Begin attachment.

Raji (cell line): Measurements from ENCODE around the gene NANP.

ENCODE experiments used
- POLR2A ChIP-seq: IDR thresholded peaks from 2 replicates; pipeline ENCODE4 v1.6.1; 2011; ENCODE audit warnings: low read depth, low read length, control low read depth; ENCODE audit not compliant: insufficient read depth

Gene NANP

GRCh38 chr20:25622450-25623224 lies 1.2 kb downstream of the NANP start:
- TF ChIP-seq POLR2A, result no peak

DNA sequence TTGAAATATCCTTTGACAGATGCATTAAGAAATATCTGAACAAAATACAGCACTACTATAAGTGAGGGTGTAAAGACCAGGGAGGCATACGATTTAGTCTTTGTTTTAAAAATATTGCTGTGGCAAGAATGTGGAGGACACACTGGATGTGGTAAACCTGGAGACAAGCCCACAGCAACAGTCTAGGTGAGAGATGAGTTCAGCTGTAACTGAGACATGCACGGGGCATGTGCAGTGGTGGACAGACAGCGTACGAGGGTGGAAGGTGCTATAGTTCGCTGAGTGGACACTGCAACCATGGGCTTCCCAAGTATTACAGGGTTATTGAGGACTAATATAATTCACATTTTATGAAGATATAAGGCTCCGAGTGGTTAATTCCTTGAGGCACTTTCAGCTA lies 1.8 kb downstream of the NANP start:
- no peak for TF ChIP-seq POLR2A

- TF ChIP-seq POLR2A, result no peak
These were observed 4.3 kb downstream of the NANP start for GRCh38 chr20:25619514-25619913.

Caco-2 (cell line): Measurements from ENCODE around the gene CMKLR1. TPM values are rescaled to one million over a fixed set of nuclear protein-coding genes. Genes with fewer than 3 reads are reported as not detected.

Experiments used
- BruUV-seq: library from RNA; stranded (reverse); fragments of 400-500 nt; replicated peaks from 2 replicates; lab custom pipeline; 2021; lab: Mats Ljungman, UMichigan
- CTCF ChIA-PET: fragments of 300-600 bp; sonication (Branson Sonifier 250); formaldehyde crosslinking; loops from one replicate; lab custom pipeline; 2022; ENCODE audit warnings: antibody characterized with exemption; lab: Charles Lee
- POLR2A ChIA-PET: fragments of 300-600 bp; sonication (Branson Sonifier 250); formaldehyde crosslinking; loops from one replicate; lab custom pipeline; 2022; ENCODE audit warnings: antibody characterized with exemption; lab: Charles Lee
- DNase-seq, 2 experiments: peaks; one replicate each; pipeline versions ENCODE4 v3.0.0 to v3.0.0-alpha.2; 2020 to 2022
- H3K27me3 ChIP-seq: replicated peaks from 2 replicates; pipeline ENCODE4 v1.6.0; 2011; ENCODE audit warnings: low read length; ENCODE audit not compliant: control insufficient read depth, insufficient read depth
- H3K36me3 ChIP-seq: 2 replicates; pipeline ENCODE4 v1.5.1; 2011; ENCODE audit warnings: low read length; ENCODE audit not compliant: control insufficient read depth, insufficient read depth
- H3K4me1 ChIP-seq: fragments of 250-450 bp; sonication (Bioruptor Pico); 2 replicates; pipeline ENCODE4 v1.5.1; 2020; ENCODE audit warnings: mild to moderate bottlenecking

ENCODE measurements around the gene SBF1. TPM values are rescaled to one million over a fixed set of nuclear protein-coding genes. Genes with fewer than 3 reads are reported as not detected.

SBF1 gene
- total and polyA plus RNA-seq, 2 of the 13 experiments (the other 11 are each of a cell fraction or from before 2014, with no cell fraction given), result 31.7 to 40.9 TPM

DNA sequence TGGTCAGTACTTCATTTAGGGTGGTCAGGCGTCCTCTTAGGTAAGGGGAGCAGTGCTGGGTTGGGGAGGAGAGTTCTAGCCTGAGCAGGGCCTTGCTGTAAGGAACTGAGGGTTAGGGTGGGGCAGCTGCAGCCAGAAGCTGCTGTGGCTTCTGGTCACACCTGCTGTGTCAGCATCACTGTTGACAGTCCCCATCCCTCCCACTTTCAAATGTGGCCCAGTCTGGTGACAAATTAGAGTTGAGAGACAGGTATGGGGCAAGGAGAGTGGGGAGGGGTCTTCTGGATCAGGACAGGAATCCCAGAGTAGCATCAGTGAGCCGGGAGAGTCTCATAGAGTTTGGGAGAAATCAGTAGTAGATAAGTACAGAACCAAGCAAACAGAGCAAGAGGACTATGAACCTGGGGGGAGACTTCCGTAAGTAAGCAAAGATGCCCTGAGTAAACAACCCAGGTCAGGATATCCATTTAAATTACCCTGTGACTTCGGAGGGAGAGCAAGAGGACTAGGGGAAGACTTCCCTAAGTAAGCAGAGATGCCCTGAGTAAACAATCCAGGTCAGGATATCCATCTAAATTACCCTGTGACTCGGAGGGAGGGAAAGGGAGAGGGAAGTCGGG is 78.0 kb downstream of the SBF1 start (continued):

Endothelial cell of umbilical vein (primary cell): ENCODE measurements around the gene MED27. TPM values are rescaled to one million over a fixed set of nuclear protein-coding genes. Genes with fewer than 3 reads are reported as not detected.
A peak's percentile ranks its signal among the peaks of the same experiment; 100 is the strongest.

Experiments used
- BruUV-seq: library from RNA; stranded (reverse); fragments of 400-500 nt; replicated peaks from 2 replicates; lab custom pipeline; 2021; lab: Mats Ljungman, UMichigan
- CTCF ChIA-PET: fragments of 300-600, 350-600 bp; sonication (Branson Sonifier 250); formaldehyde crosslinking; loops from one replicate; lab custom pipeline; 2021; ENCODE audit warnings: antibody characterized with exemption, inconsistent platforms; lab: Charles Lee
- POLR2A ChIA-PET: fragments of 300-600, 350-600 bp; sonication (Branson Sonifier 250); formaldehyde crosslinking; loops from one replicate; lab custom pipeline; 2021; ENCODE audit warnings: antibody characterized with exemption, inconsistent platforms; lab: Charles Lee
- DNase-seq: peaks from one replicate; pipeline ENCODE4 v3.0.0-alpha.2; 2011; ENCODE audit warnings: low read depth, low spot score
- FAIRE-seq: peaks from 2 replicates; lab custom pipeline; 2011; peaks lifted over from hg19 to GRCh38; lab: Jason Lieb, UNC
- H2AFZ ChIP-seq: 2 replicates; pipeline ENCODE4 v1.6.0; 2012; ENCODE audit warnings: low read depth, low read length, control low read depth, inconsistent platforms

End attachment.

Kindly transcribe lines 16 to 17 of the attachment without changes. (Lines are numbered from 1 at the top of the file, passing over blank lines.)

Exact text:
- DNase-seq, 2 experiments: peaks; one replicate each; pipeline versions ENCODE4 v3.0.0 to v3.0.0-alpha.2; 2020 to 2022
- H3K27me3 ChIP-seq: replicated peaks from 2 replicates; pipeline ENCODE4 v1.6.0; 2011; ENCODE audit warnings: low read length; ENCODE audit not compliant: control insufficient read depth, insufficient read depth